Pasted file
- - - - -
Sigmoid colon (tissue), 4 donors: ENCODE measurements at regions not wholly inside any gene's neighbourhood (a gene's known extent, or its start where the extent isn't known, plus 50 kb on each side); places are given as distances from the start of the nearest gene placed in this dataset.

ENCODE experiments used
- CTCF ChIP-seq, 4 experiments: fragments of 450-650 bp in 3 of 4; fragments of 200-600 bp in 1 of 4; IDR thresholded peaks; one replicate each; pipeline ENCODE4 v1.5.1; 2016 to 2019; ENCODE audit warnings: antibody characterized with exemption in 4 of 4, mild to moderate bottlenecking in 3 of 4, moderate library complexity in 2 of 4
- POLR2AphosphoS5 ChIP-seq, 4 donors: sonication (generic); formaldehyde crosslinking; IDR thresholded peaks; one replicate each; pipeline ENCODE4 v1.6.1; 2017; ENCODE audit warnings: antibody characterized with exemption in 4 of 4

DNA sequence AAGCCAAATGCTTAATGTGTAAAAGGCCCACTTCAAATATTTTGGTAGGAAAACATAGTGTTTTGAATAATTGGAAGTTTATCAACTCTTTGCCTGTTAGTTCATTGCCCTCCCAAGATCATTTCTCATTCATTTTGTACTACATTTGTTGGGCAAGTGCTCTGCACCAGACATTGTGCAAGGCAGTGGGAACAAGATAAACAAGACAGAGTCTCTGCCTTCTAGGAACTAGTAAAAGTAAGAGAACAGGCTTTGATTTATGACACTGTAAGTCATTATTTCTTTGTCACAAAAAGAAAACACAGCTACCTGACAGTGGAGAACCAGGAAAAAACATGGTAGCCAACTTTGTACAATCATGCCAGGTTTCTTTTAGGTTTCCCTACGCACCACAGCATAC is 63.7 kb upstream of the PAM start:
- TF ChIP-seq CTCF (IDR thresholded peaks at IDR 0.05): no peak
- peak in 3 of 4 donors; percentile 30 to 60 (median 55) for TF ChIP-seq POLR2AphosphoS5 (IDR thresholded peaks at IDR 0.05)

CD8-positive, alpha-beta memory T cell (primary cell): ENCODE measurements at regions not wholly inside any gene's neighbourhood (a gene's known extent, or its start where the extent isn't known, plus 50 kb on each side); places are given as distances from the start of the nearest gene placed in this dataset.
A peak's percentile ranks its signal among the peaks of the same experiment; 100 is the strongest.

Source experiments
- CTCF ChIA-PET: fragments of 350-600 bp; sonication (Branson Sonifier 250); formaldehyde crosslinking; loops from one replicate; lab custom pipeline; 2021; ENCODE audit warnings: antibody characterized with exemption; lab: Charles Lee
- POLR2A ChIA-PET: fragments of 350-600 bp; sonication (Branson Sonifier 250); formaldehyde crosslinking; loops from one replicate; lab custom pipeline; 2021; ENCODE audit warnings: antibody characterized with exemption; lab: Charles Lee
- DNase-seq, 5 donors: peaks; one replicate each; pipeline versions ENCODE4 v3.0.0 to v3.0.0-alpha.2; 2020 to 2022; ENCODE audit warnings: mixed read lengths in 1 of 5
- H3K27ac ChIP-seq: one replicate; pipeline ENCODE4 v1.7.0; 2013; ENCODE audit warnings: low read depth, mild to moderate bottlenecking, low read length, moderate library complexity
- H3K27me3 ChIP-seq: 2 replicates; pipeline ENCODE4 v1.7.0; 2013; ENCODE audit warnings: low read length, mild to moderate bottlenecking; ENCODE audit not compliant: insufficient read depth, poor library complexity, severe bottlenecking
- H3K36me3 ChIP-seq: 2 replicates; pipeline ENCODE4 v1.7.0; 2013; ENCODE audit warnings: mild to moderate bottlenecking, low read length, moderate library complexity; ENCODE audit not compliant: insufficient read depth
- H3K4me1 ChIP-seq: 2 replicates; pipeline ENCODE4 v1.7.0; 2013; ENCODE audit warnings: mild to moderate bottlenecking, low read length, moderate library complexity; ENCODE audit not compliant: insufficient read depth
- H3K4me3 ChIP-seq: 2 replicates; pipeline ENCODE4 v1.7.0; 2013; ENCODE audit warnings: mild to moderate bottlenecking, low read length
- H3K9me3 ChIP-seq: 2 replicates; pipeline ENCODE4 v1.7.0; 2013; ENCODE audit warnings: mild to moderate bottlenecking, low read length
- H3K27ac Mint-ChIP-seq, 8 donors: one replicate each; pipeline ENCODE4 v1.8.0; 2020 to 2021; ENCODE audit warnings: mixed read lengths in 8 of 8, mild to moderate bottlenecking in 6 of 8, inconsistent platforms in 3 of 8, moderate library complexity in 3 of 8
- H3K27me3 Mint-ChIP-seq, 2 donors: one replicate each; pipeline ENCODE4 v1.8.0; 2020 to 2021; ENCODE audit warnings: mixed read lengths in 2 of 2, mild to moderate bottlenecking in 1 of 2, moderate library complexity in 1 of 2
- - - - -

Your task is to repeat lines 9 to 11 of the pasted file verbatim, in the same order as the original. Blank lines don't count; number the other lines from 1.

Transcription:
A peak's percentile ranks its signal among the peaks of the same experiment; 100 is the strongest.

Source experiments
- CTCF ChIA-PET: fragments of 350-600 bp; sonication (Branson Sonifier 250); formaldehyde crosslinking; loops from one replicate; lab custom pipeline; 2021; ENCODE audit warnings: antibody characterized with exemption; lab: Charles Lee